The NHS should directly employ or fund more social workers to ensure the benefits of integrated working are fully recognised, the chief social worker for adults has said.
Lyn Romeo said the improvements integration intends to deliver will “remain no more than an aspiration” until social work has a greater profile in the health service.
Romeo made her comments in her second annual report, which was published last week.
The report said a stronger social work component in NHS services would also support the Care Act’s aspiration of more personalised care.
Romeo said this strengthening of health service social work should be achieved by “a greater pooling of funding and incentives for primary care practices and NHS trusts to directly fund or employ social workers”.
Better balance needed
She told Community Care that the NHS has a tendency to see the employment of social workers as a local authority responsibility, but social work should be seen as a profession and practice in its own right.
“Social workers have a lot more to offer than just assessing need and putting care and support plans in place – they can be part of a holistic, multi-disciplinary approach,” she said.
“Some of the health roles, such as counselling, care navigation, and connecting individuals to resources and communities, are all things that social workers are well-equipped and trained to do. They understand psychological, emotional, and social issues, and the ways in which these elements impact on a person’s ill health.”
Romeo added that she wanted to see a “much better balance” between the use of medical and social approaches to promoting health and wellbeing.
New model needs time
Saffron Cordery, director of policy and strategy at NHS Providers, said: “The role of social workers and social care is important and we are moving in a direction that underlines this.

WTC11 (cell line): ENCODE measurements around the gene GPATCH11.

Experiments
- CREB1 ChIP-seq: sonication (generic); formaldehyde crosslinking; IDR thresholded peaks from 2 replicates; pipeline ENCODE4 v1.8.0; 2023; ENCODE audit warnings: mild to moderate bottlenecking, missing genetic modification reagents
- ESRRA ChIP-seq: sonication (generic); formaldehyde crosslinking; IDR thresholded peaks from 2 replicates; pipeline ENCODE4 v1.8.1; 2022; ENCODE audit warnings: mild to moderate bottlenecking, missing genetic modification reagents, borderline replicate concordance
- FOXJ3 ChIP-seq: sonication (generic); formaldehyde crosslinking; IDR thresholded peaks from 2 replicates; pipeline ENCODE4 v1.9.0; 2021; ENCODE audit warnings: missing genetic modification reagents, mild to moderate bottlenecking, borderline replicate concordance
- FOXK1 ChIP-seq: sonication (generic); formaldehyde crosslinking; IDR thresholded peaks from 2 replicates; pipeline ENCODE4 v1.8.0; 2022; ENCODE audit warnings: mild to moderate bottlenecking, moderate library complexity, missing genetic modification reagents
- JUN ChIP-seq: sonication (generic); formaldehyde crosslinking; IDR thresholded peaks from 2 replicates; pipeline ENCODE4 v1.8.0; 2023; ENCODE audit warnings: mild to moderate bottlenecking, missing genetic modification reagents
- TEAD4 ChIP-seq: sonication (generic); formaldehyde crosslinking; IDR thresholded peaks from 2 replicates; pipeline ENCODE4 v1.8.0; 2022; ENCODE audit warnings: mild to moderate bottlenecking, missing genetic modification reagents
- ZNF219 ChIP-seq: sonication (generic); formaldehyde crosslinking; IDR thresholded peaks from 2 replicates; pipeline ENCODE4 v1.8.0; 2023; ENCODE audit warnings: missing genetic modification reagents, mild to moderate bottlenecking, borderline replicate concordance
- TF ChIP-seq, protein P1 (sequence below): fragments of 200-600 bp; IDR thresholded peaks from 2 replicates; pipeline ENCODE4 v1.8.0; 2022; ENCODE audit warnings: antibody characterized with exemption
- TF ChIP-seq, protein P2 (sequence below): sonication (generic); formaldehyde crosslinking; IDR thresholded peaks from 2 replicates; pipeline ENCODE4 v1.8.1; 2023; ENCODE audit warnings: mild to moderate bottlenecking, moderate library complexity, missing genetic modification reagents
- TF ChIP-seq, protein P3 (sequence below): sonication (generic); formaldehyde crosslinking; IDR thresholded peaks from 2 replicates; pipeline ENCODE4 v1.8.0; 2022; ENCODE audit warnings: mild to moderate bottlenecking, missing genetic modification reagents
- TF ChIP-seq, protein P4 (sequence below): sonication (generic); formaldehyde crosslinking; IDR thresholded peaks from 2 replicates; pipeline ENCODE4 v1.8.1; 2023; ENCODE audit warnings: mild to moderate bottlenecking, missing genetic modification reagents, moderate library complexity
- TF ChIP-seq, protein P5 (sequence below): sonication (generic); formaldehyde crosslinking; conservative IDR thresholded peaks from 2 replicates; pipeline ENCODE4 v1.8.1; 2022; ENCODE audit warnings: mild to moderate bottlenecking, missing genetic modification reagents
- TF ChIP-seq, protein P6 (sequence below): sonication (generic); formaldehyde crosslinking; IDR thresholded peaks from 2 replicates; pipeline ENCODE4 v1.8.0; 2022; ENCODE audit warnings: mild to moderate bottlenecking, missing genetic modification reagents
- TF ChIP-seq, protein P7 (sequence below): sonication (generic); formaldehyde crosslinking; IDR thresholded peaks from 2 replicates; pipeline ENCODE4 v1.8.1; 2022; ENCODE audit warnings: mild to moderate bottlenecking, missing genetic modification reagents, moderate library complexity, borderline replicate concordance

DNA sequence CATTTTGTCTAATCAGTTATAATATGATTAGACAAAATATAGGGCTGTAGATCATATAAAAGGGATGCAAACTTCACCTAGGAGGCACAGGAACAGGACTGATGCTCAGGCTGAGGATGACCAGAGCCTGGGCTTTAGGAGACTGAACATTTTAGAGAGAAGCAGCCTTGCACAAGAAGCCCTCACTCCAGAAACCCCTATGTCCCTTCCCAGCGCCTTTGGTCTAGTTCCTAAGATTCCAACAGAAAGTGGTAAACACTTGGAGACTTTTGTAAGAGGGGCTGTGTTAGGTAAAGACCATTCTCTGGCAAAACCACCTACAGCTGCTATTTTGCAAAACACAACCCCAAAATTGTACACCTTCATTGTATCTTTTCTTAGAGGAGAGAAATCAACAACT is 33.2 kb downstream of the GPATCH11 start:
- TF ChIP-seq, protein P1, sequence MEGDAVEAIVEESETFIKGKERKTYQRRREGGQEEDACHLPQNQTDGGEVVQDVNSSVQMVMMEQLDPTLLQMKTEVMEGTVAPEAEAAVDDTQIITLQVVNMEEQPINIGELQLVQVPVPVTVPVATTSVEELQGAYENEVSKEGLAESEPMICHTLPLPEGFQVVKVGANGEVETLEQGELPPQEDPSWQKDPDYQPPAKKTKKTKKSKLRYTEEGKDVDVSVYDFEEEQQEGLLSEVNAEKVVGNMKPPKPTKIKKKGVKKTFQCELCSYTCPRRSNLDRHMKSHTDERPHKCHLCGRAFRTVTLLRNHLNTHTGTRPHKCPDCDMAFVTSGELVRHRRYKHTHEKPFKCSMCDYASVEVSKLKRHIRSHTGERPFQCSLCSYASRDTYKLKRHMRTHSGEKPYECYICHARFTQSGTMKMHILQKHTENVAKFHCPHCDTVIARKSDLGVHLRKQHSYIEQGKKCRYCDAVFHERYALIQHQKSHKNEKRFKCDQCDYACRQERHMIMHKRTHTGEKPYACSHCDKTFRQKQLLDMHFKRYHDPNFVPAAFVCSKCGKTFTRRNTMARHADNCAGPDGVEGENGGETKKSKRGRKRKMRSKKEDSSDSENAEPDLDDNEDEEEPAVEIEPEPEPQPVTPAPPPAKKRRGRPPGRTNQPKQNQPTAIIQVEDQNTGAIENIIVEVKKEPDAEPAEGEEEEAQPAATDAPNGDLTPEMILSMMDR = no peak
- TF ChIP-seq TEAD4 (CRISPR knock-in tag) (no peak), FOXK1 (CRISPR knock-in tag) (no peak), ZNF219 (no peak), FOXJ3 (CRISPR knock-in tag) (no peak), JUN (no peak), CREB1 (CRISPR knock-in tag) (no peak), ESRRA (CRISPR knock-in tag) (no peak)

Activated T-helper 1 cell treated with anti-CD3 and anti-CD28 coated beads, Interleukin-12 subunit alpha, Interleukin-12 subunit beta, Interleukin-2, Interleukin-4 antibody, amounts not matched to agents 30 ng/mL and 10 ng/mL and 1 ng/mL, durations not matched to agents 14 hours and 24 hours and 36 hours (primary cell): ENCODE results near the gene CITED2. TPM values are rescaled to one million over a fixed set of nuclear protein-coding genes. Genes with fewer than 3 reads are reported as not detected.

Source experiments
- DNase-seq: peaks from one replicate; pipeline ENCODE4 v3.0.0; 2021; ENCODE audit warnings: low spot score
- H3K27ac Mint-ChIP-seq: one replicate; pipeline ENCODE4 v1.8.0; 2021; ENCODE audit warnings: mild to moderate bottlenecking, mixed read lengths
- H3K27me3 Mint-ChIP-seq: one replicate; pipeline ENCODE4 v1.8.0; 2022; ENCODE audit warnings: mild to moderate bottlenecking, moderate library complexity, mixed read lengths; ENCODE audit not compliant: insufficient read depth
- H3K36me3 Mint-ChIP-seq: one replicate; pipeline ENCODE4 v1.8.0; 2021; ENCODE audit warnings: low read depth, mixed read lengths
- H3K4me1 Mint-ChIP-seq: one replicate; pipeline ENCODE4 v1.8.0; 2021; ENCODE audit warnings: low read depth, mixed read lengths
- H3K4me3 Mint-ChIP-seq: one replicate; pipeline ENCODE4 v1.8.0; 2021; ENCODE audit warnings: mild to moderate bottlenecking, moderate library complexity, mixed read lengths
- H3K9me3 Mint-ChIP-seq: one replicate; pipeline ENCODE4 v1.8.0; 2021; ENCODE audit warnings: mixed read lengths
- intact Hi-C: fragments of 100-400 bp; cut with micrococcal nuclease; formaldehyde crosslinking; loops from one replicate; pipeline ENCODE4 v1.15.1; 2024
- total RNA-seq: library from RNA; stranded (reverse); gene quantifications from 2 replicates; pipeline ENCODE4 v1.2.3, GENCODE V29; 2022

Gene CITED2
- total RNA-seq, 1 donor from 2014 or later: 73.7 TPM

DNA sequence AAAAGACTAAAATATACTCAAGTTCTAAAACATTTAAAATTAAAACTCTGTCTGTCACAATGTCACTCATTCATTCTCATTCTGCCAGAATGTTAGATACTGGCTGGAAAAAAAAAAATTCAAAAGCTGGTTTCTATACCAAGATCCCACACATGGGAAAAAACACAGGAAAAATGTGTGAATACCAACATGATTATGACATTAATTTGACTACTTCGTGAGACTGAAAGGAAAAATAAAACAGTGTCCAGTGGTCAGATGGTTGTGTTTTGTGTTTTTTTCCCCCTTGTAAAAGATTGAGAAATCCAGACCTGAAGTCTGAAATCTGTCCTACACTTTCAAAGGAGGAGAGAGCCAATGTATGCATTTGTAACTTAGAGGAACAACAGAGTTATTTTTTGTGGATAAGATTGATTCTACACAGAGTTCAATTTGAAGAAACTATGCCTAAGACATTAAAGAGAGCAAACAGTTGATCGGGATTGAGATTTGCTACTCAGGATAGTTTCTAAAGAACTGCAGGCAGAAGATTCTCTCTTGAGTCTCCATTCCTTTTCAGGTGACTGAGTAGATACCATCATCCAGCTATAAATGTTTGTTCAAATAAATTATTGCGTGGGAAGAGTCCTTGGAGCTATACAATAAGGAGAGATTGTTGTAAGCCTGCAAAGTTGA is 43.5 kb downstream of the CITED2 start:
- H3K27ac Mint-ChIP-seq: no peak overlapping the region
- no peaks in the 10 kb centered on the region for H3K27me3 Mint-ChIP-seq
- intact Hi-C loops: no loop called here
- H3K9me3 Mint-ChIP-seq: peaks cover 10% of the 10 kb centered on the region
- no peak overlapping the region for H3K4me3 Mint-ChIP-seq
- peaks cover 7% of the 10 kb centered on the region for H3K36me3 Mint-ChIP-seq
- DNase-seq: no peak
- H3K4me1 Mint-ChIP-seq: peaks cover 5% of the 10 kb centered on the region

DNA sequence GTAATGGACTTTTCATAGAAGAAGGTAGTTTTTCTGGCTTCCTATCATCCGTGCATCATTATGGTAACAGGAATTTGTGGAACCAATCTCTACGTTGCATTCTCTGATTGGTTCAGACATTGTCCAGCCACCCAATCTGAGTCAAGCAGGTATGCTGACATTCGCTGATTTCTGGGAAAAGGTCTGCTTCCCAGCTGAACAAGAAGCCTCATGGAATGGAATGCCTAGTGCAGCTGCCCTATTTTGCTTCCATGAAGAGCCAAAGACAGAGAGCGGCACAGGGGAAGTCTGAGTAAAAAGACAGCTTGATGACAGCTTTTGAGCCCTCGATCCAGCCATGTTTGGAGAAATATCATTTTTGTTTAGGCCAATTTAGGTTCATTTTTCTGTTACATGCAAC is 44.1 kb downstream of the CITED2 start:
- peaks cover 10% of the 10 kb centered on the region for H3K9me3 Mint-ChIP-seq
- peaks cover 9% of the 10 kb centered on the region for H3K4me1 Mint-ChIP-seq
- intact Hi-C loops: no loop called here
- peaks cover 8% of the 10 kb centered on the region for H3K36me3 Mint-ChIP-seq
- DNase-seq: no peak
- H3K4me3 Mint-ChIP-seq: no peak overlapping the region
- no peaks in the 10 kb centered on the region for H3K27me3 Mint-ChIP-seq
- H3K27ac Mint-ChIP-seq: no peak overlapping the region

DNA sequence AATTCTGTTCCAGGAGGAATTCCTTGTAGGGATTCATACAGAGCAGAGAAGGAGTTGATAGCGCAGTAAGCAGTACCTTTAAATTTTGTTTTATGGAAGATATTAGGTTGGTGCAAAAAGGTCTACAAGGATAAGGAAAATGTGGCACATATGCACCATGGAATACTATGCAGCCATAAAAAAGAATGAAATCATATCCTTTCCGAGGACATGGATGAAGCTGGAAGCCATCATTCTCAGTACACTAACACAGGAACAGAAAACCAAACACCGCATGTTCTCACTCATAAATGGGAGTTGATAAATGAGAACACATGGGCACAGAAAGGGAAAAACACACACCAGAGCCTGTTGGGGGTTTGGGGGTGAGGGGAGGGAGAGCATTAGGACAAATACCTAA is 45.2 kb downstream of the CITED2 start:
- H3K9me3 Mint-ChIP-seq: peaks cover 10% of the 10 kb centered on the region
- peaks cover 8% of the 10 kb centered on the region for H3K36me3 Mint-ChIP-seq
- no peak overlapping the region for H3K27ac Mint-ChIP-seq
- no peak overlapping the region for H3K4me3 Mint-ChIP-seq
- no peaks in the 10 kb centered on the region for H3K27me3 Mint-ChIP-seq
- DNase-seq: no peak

“The introduction of the Better Care Fund, with its aim of making the entire health and care system the business of both NHS and council commissioners, and the new models of care envisaged in the Five Year Forward View underpin this joint commissioning of health and social care across acute, mental health and community services.
“This is further reinforced by the introduction of social care pilots intended to give greater integration of services and deliver better outcomes for people to live healthier lives.”
Cordery added that a suitable new model would, however, take time to develop, particularly given the current financial pressures on the health and care systems.
“Until there is a common assessment framework and common eligibility criteria for access to health and social care, conflict will remain built into the system and conflicts of interest in the provision and receipt of these services will remain, regardless of how these services are commissioned or managed,” she said.